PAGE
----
A probabilistic framework for identifying safety critical events in naturalistic driving time series data
Paper in proceedings, 2017
One of the core types of analysis performed in naturalistic driving studies (NDS) is event based analysis (EBA). EBA considers surrogate events, called safety critical events (SCE), for crashes, since actual crashes are rare. In order to find potential safety critical events, constant parameter thresholds have been commonly used (Simons-Morton et al., 2011). A key challenge of NDS is determining whether these SCEs are safety-relevant requiring time-consuming and expensive manual video coding. In order to lower the time needed for manual coding, a new approach of identifying SCE is presented on the data of the UDRIVE NDS. In this approach, SCE triggers are defined based on the likelihood of certain events countering the inherited high number of false-alarms of constant thresholds (Simons-Morton et al., 2011). The approach provides a functional relationship between the threshold parameters (e.g. longitudinal acceleration and situational parameters such as speed). This function is based on the joint probability density distribution (JPDD) of the involved trigger parameters. The first step is to estimate the JPDD from a representative sample. Because the linearly binned kernel density estimate approach (Wand, 1994) is computationally fast and allows for estimating two dimensional distributions, it was used for estimating the JPDD (Deng, 2011). The trigger function is computed as the percentile line of the estimated JPDD by computing the cumulative probability function. This curve represents a dynamically changing threshold of trigger parameters depending on a chosen set of situational parameters such as velocity. This approach allows for determining events occurring with a specific probability. A polynomial fit can help determining an easy-to-implement representation of the trigger function. This approach has two advantages: Specific values of a constant trigger threshold do not need to be chosen, but instead values are the result of a general parameter setting. Furthermore, it provides a dynamically changing threshold for different scenarios, such as a lower threshold on longitudinal deceleration values for driving on a highway (higher speed levels) compared to urban driving (lower speed levels). We expect that this framework closes the gap between discrete forms of SCE triggers and helps to lower the number of false-alarm detections and therefore relieves the burden of manual inspection.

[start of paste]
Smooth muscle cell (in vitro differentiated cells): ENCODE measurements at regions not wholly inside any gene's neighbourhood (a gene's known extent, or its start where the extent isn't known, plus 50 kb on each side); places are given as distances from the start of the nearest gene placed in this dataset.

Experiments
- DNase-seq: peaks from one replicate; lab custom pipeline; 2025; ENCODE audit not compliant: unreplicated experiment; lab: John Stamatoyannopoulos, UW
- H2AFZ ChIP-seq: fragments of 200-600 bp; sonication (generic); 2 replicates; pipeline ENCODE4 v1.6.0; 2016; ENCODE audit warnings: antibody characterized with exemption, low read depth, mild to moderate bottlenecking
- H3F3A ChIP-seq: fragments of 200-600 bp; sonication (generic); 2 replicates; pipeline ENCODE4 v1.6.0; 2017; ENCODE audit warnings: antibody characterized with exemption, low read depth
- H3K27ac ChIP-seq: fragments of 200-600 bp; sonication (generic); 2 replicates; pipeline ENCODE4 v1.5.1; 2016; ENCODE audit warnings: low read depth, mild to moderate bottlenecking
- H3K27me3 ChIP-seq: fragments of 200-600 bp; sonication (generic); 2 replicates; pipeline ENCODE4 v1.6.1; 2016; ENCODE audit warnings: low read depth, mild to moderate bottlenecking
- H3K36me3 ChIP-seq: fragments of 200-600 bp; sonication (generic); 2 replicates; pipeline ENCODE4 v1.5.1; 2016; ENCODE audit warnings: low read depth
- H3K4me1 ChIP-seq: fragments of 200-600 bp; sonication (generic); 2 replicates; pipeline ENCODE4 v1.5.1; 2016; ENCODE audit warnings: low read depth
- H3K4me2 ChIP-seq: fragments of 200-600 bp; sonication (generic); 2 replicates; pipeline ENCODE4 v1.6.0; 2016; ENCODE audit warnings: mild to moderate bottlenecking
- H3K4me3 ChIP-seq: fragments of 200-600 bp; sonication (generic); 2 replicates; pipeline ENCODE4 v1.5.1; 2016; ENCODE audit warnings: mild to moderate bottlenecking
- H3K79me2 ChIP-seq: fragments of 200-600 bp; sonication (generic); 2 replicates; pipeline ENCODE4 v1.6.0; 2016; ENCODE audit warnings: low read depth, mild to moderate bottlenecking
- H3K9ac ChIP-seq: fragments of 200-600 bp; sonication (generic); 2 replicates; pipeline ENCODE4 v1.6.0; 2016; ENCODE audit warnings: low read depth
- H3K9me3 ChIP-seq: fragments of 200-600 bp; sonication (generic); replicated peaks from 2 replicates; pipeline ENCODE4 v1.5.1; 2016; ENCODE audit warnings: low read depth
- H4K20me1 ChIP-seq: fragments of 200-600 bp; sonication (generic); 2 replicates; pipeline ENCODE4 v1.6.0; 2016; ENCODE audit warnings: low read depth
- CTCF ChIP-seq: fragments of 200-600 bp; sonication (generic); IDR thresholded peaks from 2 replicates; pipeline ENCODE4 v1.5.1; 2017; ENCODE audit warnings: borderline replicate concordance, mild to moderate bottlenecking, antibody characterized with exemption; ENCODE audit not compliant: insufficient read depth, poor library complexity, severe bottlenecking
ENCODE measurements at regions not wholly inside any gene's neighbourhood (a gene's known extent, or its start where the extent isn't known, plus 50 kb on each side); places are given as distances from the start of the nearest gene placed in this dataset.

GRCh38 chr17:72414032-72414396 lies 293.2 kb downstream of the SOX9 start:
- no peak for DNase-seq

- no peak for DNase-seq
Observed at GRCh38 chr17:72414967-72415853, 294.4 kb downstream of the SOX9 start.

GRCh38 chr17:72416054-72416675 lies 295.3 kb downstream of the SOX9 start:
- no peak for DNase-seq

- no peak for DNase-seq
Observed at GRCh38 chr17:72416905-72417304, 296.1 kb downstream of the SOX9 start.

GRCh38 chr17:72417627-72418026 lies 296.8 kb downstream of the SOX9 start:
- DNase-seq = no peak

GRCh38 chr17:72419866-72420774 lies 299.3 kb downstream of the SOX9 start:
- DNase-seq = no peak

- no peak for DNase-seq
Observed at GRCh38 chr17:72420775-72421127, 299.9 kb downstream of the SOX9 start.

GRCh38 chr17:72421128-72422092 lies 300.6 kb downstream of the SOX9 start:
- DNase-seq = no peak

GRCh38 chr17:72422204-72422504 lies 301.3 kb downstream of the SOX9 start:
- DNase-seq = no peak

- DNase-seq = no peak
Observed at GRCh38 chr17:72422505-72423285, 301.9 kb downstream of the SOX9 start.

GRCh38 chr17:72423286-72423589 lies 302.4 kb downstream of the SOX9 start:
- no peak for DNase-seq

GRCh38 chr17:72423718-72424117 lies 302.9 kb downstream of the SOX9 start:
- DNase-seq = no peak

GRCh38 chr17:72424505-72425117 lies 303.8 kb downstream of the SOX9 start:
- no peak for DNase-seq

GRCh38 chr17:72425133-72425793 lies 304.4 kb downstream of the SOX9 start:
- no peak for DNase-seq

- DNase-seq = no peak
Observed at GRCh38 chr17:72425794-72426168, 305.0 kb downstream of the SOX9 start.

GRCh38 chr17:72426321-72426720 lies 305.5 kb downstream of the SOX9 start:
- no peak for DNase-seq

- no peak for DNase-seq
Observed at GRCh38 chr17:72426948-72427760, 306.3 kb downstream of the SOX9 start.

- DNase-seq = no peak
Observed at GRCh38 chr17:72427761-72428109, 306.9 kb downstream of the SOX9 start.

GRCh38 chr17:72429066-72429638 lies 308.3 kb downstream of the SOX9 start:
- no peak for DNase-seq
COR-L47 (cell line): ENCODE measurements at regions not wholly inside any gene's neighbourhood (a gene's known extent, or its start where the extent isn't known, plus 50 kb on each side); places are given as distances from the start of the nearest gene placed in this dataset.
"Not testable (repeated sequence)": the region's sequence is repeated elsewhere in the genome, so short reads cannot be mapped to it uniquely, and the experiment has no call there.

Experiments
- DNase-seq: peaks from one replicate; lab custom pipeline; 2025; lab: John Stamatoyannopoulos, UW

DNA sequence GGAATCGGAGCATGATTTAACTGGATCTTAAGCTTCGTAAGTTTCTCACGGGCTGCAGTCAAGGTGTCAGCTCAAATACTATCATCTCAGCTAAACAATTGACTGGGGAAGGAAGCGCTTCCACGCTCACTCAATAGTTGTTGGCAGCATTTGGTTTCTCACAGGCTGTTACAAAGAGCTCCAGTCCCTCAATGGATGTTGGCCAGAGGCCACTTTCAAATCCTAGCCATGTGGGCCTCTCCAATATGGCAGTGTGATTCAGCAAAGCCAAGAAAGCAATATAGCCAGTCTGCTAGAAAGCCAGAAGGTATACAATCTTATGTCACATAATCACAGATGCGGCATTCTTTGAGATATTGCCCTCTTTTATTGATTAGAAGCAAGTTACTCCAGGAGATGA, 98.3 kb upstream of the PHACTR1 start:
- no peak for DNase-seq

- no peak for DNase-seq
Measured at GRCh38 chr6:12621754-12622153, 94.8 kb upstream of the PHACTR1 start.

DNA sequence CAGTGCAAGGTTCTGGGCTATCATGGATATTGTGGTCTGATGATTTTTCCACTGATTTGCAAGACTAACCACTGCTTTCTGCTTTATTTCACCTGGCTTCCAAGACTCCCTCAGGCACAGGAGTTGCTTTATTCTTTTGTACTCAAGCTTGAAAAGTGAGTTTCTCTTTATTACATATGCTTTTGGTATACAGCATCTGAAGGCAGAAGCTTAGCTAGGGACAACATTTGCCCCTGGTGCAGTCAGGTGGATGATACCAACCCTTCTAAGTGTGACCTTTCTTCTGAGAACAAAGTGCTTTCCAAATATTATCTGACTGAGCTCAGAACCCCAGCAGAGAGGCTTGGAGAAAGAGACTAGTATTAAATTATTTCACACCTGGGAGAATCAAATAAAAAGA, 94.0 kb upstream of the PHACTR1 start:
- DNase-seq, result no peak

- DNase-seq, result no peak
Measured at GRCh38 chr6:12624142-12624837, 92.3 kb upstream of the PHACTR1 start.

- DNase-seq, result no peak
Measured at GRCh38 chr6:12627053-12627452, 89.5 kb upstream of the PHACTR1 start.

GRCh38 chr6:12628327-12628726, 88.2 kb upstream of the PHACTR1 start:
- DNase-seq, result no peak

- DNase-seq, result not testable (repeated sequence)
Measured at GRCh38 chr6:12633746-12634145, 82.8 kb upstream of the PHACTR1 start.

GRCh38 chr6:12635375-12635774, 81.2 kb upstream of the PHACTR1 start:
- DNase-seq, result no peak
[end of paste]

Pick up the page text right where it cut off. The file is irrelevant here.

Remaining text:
joint probability density distribution
safety critical events